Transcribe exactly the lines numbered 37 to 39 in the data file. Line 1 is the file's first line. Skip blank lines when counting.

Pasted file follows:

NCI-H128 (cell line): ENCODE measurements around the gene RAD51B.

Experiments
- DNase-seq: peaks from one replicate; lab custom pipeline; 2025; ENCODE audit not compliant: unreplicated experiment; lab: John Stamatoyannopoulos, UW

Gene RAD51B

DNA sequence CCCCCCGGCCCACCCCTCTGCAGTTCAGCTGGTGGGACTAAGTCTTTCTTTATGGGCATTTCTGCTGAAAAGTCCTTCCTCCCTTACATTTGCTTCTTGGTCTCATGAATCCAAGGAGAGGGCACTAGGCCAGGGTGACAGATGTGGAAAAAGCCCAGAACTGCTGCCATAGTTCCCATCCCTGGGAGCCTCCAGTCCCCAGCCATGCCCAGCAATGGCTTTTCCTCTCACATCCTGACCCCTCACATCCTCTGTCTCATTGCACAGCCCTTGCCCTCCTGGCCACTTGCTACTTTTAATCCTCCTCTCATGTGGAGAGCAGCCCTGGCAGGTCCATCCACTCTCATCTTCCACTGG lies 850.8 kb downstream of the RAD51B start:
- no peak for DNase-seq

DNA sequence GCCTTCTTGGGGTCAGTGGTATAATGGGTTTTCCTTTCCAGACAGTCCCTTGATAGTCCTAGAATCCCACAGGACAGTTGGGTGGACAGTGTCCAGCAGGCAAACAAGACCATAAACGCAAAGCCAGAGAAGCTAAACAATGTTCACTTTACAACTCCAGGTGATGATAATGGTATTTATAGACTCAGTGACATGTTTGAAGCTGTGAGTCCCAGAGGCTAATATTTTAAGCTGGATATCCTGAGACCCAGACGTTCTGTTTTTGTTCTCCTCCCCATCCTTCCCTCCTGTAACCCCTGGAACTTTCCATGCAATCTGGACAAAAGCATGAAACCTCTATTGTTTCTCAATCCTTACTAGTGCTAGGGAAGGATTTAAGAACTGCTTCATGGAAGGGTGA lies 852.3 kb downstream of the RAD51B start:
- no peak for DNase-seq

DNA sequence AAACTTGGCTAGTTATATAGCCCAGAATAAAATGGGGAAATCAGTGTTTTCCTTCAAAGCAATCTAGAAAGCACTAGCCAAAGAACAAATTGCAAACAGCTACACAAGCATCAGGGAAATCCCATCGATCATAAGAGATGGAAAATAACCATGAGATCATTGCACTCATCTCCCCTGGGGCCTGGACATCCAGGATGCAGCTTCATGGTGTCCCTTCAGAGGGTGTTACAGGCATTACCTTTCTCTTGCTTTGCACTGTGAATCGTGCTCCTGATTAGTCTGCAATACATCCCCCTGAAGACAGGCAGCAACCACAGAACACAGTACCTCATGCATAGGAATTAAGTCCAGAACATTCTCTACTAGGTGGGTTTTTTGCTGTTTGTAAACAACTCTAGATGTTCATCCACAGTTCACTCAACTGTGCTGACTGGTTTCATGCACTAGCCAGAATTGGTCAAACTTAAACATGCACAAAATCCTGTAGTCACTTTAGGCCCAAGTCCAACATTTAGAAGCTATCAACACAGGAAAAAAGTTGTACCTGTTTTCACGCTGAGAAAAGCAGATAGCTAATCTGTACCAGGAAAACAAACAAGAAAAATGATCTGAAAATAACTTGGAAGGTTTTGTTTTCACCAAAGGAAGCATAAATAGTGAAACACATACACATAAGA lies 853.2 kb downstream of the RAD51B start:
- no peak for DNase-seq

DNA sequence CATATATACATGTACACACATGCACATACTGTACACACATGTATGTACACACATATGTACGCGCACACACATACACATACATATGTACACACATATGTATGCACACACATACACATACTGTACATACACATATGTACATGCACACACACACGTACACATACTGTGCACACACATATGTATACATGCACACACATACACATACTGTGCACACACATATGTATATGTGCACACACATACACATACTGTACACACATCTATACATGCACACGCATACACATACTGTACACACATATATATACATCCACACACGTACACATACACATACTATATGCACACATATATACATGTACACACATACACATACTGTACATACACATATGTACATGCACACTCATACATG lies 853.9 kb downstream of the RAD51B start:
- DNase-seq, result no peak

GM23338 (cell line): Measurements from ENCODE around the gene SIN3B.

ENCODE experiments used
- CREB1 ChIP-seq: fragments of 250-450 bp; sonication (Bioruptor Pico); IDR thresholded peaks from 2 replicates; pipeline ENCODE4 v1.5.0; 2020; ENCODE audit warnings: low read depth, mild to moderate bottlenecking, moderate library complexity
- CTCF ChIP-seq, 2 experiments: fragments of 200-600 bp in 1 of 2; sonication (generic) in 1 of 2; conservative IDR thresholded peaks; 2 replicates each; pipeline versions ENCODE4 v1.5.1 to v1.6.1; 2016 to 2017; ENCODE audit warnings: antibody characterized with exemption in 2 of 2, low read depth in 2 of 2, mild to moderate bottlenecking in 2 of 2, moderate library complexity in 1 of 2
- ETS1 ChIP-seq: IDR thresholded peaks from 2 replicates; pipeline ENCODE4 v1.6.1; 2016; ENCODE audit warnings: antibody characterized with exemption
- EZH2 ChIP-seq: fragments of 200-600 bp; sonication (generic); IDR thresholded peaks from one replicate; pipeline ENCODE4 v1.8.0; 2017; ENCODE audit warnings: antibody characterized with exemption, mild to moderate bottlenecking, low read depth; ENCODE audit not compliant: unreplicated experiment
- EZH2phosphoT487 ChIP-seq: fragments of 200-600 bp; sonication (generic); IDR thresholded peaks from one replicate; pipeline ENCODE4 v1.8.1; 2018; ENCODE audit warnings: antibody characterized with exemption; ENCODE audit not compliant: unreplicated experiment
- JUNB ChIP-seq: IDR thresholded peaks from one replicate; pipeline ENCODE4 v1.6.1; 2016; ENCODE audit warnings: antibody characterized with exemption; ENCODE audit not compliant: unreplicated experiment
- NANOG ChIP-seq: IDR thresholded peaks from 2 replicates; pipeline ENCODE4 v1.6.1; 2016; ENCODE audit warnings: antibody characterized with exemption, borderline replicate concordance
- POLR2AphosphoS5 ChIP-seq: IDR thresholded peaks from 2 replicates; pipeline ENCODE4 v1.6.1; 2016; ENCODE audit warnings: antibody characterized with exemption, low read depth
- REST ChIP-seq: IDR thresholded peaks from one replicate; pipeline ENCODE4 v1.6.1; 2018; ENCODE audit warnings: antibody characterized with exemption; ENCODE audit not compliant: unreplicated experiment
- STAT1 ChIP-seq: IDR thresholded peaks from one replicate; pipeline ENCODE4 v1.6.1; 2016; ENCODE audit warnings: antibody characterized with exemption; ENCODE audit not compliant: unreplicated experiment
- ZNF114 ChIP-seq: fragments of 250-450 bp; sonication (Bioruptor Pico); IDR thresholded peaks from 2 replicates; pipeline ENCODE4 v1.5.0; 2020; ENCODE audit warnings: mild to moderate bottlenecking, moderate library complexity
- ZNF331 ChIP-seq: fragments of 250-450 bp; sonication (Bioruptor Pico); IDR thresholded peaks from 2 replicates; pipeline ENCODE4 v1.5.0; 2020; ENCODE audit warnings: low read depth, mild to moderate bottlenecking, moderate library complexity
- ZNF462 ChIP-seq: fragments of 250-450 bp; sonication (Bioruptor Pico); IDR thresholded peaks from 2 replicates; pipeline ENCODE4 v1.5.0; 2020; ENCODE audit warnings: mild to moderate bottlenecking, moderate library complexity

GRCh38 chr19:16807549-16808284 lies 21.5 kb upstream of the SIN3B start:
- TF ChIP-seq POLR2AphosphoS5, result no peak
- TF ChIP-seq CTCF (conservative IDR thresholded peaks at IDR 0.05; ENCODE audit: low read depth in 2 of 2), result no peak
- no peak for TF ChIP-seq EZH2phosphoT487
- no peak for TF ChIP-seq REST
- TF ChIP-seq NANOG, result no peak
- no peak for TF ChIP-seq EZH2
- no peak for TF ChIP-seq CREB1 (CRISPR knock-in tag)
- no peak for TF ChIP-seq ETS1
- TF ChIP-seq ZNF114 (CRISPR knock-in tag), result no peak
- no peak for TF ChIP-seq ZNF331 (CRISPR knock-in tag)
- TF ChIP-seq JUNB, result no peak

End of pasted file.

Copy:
- TF ChIP-seq ZNF114 (CRISPR knock-in tag), result no peak
- no peak for TF ChIP-seq ZNF331 (CRISPR knock-in tag)
- TF ChIP-seq JUNB, result no peak